Hon. Wamalwa, when you have a chance to speak and Hon. Wanyonyi has, I am inclined to giving you. Yes, Hon. Kelvin Wanyonyi, those are the circumstances under which I find myself. Let us have Hon. Wanyonyi.
Hon. Temporary Deputy Speaker, let us also go for ranking. I am a ranking Member of this House. I have been sitting here for all this time.
You now have the Floor.
I take this opportunity to support this Motion. To me, Hon. Florence Kajuju is a very strong lady. Actually, I support her nomination because she is a very able lady. She is a very outgoing and committed lady. I have worked with her. Therefore, this is the right job for her. The work is well cut out for her. We want this Commission to be independent. There are lots of complaints out there. This is the right time and the right place. I think she is up to the task. However, with Ndung’u, much as most Members have said that she had a very difficult work, which I agree, I think she messed up the political parties’ docket that was given to her although she was in an acting position. She messed up quite a bit. People have complained. I have complained myself. We even sent a list of voters. It was all messed up. Let us not pretend about it. She was there. It is good riddance so that we can get a better person who is more committed to that position. I support her nomination. I hope she will work diligently under Hon. Kajuju because I know Hon. Kajuju is a very strong woman. She is going to be pushed around. I also want to say that while receiving complaints, let us address issues beyond just reports. For example, we have cases of the Teachers’ Service Commission (TSC), the National Police Service, advocates and IPOA. We want to deal with those cases systematically and get to the root cause of most of them so that our people, and some of us who have been receiving such complaints from the people we represent here, are protected. I hope they will go beyond the reports that we will be getting. I suggest and hope that that is going to be the work of this Commission although it has been there. I did not even know it has been there because we have never heard about them out there. They should go around the whole country from place to place. The electronic version of the Official Hansard Report is for information purposes only. Acertified version of this Report can be obtained from the Hansard Editor.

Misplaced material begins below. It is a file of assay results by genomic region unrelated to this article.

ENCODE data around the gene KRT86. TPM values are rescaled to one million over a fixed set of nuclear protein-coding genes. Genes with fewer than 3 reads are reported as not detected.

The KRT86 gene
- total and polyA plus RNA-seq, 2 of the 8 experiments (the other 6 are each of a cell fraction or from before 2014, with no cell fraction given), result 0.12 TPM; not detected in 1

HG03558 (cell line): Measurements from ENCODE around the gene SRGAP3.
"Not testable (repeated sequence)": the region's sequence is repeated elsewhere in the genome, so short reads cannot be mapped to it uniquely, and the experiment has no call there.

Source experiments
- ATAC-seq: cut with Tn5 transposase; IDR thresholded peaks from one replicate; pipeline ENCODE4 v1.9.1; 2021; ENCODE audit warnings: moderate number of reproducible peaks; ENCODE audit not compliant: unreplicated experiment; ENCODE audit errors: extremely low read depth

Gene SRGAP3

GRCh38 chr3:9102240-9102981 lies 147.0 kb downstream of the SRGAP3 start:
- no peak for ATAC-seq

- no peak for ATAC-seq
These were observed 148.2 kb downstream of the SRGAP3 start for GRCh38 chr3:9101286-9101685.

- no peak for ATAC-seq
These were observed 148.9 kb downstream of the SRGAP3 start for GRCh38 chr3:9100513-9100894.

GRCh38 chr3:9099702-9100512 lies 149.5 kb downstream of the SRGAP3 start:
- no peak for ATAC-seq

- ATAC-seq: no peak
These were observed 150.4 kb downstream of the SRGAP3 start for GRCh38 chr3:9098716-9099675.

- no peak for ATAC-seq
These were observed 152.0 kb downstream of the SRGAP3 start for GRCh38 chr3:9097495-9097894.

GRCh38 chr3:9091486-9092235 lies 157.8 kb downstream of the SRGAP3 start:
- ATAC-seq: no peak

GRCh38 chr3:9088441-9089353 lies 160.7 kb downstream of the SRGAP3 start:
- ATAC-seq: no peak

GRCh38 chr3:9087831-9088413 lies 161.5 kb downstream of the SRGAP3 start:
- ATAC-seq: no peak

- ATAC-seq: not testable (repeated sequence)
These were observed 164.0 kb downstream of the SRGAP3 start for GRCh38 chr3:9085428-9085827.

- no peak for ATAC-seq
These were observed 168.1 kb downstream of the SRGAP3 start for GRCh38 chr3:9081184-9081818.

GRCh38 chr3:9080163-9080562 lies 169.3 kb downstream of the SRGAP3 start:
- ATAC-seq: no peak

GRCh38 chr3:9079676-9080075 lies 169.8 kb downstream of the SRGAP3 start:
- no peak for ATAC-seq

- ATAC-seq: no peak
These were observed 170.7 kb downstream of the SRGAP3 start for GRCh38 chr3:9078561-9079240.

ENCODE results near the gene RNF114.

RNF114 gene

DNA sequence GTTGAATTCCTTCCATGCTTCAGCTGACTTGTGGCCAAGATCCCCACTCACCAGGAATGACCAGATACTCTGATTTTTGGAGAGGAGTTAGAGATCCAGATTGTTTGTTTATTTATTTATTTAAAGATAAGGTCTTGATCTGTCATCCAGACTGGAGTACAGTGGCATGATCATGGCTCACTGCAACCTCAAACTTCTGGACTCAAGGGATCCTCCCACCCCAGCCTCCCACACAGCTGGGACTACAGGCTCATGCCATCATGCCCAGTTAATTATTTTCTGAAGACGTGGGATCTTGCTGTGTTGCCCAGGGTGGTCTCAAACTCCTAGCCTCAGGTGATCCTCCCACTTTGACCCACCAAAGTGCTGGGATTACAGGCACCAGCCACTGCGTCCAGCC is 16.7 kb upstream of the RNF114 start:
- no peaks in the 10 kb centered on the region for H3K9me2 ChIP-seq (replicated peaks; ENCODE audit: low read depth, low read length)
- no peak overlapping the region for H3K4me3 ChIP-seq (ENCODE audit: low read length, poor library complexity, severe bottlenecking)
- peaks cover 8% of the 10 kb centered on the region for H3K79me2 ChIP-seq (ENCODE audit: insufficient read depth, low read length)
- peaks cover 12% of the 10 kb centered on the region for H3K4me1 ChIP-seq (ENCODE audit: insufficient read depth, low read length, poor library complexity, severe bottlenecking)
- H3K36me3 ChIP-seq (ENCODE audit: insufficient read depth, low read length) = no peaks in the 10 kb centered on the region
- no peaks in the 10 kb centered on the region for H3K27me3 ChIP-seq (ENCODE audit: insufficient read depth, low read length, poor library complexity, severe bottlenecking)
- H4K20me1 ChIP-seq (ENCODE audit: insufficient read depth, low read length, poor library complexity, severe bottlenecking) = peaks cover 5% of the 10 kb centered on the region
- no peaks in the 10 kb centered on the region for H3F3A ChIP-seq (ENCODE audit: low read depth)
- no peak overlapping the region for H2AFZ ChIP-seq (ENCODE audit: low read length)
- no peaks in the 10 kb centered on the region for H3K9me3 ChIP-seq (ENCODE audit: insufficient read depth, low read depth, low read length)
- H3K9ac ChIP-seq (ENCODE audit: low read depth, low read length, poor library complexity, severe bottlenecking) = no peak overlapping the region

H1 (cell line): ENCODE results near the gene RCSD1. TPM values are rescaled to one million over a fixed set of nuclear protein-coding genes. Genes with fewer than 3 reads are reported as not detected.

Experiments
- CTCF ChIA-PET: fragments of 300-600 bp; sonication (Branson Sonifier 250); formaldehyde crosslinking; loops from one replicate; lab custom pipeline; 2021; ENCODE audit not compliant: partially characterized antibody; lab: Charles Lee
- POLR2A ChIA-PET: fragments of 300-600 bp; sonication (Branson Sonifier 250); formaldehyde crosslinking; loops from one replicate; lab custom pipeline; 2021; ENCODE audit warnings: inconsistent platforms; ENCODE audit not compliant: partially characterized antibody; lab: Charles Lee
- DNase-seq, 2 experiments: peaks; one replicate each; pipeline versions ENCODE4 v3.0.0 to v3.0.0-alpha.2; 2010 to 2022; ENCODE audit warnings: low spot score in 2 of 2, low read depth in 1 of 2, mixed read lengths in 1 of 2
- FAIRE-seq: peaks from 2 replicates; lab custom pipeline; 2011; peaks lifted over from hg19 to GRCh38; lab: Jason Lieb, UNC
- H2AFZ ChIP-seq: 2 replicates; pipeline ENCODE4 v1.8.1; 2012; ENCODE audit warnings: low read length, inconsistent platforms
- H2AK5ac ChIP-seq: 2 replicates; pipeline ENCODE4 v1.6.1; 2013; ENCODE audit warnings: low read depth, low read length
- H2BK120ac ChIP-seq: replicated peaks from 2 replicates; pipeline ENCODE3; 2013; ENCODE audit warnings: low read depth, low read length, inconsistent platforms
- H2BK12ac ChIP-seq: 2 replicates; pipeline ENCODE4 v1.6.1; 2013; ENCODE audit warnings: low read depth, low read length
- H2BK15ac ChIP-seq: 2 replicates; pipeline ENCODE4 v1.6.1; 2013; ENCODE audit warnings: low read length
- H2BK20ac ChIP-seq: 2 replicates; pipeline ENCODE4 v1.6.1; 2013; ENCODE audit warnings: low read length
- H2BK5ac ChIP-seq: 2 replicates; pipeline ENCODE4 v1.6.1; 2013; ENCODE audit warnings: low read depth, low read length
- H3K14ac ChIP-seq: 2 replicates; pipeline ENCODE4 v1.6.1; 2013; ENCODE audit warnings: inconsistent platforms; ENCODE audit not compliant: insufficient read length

County governments are messing up. We have given them money and when you go to look at the jobs they have done in some places, they are not completed. All I see are National Government- Constituencies Development Fund (NG-CDF) projects. I do not even see projects that have been done by my county government. This Commission should go around the country so that it can fix some of these things. I want to give this chance to my colleagues so that they can contribute. I support the Motion.
Looking at my screen, Members are keen to speak to this Motion, but I am afraid it is 7 p.m. and the House must rise. Nevertheless, because we have not called the Mover to reply, there is certainly opportunity to contribute when this matter comes up again.
The time being 7 p.m., this House stands adjourned until Thursday, 26th July 2018 at 2.30 p.m.
The House rose at 7.01 p.m.